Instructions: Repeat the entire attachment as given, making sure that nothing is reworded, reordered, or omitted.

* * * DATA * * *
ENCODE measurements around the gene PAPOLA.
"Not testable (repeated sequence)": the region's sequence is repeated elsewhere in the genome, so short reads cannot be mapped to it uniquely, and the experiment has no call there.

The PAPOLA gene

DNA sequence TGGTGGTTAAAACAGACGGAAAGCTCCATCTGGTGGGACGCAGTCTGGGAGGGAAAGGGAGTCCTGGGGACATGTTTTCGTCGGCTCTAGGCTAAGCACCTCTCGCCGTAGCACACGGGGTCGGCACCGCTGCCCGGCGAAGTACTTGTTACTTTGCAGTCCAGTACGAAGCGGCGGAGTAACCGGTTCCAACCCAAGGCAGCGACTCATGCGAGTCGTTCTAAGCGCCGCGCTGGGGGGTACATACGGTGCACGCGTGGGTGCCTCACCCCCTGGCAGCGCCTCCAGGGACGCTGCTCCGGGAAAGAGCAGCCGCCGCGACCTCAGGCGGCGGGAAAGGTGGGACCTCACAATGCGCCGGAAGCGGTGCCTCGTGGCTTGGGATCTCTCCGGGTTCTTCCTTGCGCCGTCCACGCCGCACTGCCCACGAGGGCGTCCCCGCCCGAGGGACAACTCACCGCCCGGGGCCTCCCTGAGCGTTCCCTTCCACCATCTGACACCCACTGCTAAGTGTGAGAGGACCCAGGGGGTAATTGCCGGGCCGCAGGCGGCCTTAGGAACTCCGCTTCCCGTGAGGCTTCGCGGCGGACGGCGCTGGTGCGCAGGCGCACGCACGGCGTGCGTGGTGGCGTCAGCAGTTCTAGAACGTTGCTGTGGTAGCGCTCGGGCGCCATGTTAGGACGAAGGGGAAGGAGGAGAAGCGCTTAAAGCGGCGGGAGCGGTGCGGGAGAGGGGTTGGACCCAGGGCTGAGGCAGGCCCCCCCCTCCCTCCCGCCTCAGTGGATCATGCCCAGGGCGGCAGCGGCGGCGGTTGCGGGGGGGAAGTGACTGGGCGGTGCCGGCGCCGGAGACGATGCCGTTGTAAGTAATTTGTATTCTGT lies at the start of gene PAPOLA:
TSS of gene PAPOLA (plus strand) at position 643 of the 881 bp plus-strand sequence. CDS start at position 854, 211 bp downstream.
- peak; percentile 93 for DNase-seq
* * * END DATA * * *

ENCODE measurements around the gene PAPOLA.
"Not testable (repeated sequence)": the region's sequence is repeated elsewhere in the genome, so short reads cannot be mapped to it uniquely, and the experiment has no call there.

The PAPOLA gene

DNA sequence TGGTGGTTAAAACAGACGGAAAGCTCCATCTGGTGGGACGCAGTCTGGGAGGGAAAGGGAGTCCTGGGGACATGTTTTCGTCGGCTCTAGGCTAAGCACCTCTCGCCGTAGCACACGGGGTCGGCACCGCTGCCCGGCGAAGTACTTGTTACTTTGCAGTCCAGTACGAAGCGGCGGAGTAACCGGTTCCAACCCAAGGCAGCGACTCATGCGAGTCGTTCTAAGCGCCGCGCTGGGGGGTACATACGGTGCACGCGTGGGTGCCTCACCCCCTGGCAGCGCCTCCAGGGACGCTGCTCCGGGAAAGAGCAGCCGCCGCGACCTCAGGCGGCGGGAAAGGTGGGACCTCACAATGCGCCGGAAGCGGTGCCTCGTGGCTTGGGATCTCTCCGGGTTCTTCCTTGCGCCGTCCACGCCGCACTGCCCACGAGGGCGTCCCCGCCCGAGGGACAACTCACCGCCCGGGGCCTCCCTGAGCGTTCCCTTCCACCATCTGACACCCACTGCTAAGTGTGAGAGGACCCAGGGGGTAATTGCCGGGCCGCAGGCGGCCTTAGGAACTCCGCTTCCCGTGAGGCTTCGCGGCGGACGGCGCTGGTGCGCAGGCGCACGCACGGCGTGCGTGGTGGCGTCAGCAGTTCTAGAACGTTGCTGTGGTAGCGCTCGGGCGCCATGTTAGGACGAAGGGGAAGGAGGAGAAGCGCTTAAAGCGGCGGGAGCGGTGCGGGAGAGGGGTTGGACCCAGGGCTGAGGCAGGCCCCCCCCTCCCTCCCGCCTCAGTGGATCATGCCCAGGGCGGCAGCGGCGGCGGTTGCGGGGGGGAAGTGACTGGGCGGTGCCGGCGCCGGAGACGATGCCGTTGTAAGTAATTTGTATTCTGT lies at the start of gene PAPOLA:
TSS of gene PAPOLA (plus strand) at position 643 of the 881 bp plus-strand sequence. CDS start at position 854, 211 bp downstream.
- peak; percentile 93 for DNase-seq